Winter emergence: Tylecodon, Conophytum and Cheiridopsis

in Succulent growers9 months ago (edited)

Many of the succulents that fascinate me most come from the desert areas of my country and they hibernate in summer to escape the extreme heat. Rain falls in late summer and Autumn so this is the time that the Conophytums emerge from their shells and Tylecodon starts to grow new leaves. The cyclone that passed through last month brought cooler temperatures and rain, which encouraged all of these winter growers to wake up.

This cute little fuzzy could be Tylecodon albiflorus but I'm not sure.

Conophytums bursting out of their shells. I'm not sure what species these are, all the conophytums are still very green because they didn't see the sun for the past three weeks. That's going to change soon and I'll be able to identify these. They were sent to me as they were going dormant last year so I haven't seen their normal colours. The shells are the outer skins of the old growth which protect against the sun and excessive water loss

Conophytum obcordellum.jpg
This is C. obcordellum and the flowers only open at night, that's why only the buds are visible.

conophytum minutum.jpg
C. minutum. When I got these 2 years ago, there were only 3 heads. Last year there was one more and this year another was added. These are very slow growers, who knows when they will finally flower?

Another new, unidentified species, that are starting to colour up and will look quite different in a week or two. These grow much faster, each head has turned into 3 this season.
conophytum marginatum.jpg
I think these are Conophytum marginatum. They seemed slow to emerge so I opened the shells to let the light exposure encourage growth and it seems to have worked. Last year, I killed a new conophytum because it didn't open by itself and I waited before watering it and nothing happened. I think they need to settle in and may need encouragement after the stress of being repotted just as they went dormant. Normally, Conophytums should be kept dry when they are dormant but I was worried that these would not form roots after being repotted so I watered them lightly from time to time to keep the roots alive.

To give a true indication of the actual size of these tiny and fascinating little button plants, this is my finger for comparison. In nature, they grow in cracks in the rocks and they can be kept in these pots for many years.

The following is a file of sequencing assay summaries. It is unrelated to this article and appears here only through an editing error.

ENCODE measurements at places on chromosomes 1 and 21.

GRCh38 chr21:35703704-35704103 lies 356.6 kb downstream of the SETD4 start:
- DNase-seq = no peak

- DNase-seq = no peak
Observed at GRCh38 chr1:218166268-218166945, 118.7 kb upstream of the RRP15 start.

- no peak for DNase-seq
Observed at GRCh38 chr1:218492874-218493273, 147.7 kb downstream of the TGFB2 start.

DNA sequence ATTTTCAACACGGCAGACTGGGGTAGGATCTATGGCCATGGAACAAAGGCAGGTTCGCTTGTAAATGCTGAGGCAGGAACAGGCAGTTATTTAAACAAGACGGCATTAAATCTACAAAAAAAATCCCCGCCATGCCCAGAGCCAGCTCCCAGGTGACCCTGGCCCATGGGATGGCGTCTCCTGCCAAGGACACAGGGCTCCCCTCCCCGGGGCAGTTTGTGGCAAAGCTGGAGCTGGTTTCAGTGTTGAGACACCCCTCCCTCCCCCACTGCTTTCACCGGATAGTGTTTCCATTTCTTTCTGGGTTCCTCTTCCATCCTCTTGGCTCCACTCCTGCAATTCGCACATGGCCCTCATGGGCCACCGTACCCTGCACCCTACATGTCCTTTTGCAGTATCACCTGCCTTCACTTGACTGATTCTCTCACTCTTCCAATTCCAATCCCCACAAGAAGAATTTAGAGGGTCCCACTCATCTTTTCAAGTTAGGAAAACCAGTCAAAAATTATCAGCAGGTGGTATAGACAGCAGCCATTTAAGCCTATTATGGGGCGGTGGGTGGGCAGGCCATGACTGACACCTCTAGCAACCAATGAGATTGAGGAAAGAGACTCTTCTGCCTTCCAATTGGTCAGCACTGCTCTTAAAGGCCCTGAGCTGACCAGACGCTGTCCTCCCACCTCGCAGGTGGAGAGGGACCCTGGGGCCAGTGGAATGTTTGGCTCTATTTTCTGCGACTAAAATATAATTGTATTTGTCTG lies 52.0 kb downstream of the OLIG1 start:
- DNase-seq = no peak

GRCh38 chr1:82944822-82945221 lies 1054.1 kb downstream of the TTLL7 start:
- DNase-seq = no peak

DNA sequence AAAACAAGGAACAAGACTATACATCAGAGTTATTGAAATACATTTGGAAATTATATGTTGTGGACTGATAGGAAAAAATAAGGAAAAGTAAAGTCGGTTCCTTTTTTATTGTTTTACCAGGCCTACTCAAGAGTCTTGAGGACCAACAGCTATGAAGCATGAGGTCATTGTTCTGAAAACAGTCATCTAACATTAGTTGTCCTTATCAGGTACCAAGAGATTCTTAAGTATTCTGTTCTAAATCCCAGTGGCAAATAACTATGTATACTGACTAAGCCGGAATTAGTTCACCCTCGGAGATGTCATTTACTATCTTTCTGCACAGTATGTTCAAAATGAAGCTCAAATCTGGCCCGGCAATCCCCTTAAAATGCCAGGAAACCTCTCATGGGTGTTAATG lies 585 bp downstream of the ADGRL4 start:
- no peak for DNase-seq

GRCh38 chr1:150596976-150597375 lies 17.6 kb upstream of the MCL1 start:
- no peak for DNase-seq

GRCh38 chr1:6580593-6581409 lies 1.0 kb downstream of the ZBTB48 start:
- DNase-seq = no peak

Finally, this is Cheiridopsis peculiaris which woke up finally due to the humidity after the rain, letting me know it's time to give it water again.

cheiridopsis peculiaris.jpg

It's a bit problematic to keep these winter growers in a summer rainfall climate because water when they are dormant will kill the plants but I find these irresistible. Conophytums need to be grown on an east-facing windowsill, the others tolerate more sun.



Manually curated by ackhoo from the @qurator Team. Keep up the good work!

 9 months ago (edited) 

Thank you AC! @ackhoo

You're very welcome, @nikv!

Looks like succulents are very particular and not so easy to grow. 😊

 9 months ago  

Yes they are particular but once you have learned what they need they also thrive on neglect

Very original skullents. It is probably impossible to see them in nature. They can probably only be grown at home. Super.

 9 months ago  

They can be seen in nature, they grow in little clumps

They are so unusual, foreign & exotic looking. Many must only have come from your area originally...

 9 months ago  

They are only found in one part 9f the world. Sadly, they have become vulnerable to poaching in the wild

Yep the way of the world unfortunately..

I'd love to see them bloom!
I'm waiting for the photo!

 9 months ago  

Ok 😁 many have purple flowers

Agreed, I'm waiting :-)

These are adorable! I've shared your post in the Lotus Garden newsletter.

You've been curated by @minismallholding for Natural Medicine's homesteading newsletter, supporting gardeners, permaculturalists, foragers, environmentalists and other earth centred relationships with the earth.

 9 months ago  

Thank you so much!

I have no idea what are these plants. Even just by its name, I was very confused. I noticed they were too small as well. Which part of the country this plant do grow? It will grow taller or what will it be?

 9 months ago  

That is the full size and they grow in the desert 🌵

They are cute little succulents. My favorite is the three one with the buds showing.

 9 months ago  

The little flowers that open at 2am are really cute too. They are very fragrant, to attract moths

They are all beautiful. I still can't go out and buy mine.
I like those that you have there, none of those I have been able to see in these places.

 9 months ago  

They are rare and difficult to grow outside their native climate. I hope you are able to go outside soon, I have been receiving plants and seeds in the mail during our lockdown

You're lucky that despite all the bad things at least your post office works.
Here the things they send us are lost and if the packages do arrive, the price they charge upon arrival is more expensive than what the package brings, because they charge in US dollars.
At any moment I will leave at my risk and the first thing will be to go to a plants sale.

 9 months ago  

That's terrible. Our post office is also bad, although not quite as much.
Because of this, private courier firms do the work instead. It's not much more expensive than our post office and it's faster and reliable

Congratulations on this. I am not proud of any public service here now. And the private service was full of corruption and exploitation. we get used to the bad.
A hug.

These are awsome. I love the unique character of succulents

 9 months ago  

Yes, me too! Good to see you around

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